President of Venezuela Nicolas Maduro has declared an oil emergency, announcing a commission to revamp state oil company Petroleos de Venezuela SA (PDVSA) in a bid to rescue the country’s collapsing oil industry.
According to a report in Bloomberg, the country’s Economy Vice President Tareck El Aissami will lead the commission, “which will focus on boosting crude production.”
“The sanctions, the blockade – I will not accept any more excuses,” Reuters quotes Maduro as saying. “I am signing a decree to declare an energy emergency in the hydrocarbons industry in order to adopt necessary and urgent measures to guarantee national energy security and protect the industry from imperialist aggression.”
This intervention comes a day after the U.S. imposed sanctions on a unit of Rosneft PJSC; the biggest exporter of Venezuelan crude, in a move that threatens Venezuela’s ability to export oil.
Boosting crude sales is essential to maintaining Maduro’s grip on power in the economically ravaged country. His regime has previously proposed giving majority shares and control of its oil industry to big international corporations, which would forsake more than a decade of state monopoly. Maduro said he had “investment offers” for more than $25 billion in oil production projects and refinery rehabilitations. He did not provide details, Bloomberg stated in its report.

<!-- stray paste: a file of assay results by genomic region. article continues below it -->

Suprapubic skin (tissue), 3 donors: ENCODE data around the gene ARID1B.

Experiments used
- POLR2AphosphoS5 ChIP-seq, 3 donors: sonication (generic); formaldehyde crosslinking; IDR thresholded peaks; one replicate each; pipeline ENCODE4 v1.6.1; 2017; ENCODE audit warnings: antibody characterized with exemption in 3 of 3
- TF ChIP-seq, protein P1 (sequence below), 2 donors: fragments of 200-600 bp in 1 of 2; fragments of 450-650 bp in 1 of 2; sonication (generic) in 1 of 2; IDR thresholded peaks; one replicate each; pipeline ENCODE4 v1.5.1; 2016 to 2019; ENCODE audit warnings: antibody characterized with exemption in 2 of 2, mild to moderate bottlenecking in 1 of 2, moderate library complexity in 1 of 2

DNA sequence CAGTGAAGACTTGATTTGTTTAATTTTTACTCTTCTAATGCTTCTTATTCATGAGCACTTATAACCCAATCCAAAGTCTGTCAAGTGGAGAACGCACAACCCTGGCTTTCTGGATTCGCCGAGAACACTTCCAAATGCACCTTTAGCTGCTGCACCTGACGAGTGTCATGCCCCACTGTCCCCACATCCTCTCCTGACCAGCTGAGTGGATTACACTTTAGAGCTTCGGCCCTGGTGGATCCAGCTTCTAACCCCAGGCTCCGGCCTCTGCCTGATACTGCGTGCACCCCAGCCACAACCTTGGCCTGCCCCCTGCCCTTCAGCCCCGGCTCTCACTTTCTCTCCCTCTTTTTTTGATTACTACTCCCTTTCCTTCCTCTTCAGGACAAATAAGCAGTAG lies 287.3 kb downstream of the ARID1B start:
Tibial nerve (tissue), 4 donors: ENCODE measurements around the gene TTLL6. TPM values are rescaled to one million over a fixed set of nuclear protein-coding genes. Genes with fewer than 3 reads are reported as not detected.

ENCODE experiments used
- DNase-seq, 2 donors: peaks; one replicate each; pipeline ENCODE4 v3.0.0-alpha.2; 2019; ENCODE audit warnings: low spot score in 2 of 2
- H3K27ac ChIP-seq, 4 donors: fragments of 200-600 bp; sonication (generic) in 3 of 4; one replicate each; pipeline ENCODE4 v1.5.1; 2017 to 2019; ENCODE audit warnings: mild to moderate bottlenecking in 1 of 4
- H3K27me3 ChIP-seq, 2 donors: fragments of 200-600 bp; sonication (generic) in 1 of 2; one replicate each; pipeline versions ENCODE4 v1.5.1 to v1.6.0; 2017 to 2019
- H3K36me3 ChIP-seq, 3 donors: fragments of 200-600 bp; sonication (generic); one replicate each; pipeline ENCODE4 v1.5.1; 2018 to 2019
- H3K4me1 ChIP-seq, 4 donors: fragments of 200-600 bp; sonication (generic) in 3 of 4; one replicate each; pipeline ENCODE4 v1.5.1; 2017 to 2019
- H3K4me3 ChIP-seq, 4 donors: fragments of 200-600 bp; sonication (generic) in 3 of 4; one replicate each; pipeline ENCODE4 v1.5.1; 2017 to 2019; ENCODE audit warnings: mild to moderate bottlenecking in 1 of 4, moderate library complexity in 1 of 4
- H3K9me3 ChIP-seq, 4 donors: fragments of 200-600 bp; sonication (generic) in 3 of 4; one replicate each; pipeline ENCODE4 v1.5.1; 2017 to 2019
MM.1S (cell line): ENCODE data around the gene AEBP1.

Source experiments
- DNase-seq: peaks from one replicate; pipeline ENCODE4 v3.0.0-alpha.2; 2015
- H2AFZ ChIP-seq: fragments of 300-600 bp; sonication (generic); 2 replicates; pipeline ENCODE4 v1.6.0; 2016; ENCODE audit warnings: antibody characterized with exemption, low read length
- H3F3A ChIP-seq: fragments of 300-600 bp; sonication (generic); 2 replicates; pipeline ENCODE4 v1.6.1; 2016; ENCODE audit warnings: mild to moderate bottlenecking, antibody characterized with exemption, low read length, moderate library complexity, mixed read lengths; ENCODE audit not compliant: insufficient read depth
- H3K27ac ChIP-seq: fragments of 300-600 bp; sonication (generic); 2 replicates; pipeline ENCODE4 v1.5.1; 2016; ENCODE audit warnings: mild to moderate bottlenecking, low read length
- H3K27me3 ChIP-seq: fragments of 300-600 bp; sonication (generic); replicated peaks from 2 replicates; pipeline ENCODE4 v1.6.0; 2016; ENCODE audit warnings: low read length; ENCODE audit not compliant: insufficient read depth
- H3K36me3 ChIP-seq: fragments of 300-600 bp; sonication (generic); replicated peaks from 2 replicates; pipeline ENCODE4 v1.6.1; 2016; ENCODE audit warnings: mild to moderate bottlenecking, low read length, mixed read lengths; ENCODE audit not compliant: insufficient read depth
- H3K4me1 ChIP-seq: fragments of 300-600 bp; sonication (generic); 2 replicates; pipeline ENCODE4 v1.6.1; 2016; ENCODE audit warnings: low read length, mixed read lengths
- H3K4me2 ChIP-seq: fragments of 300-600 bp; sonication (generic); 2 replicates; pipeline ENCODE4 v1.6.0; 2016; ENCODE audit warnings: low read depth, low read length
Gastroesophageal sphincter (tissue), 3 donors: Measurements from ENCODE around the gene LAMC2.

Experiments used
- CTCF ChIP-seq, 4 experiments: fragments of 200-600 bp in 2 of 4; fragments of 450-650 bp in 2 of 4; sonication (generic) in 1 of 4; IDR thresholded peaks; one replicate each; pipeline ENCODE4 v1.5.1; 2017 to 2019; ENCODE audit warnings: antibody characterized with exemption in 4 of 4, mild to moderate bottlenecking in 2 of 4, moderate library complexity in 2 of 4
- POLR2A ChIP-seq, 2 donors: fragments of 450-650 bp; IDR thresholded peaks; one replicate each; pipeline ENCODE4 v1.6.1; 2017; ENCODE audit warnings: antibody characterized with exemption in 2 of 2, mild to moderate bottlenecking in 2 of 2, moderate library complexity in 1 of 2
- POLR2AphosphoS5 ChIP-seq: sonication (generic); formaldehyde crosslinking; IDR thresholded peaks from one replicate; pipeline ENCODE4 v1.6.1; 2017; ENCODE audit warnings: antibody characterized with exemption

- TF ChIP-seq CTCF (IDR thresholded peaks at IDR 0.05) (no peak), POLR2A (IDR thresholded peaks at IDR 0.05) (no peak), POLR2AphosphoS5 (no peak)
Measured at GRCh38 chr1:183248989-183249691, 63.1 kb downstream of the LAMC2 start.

According to the article, Maduro said the commission will issue measures to “guarantee national energy security and protect the industry from imperialist aggression.”
Venezuela has entered its seventh year of economic decline two years after Maduro vowed to increase oil production to 2 million barrels per day. Production fell to 733,000 barrels a day in January, a 36% drop from a year earlier, according to OPEC secondary sources.
January output from PDVSA’s joint ventures with international oil firms accounted for 56% of total oil and gas production, while the company alone produced 44%, according to PDVSA data seen by Bloomberg.
Rosneft Trading, Bloomberg said, accounted for “about half of Venezuela’s 874,649 barrels a day of exports in January.” It’s unlikely that other trading companies will step in and take charge of the volumes Rosneft traded following Wednesday’s imposition of sanctions, analysts reportedly said.
Bloomberg reported also that global benchmark Brent extended its longest rally in a year in the midst of tightening U.S. restrictions on Venezuelan crude.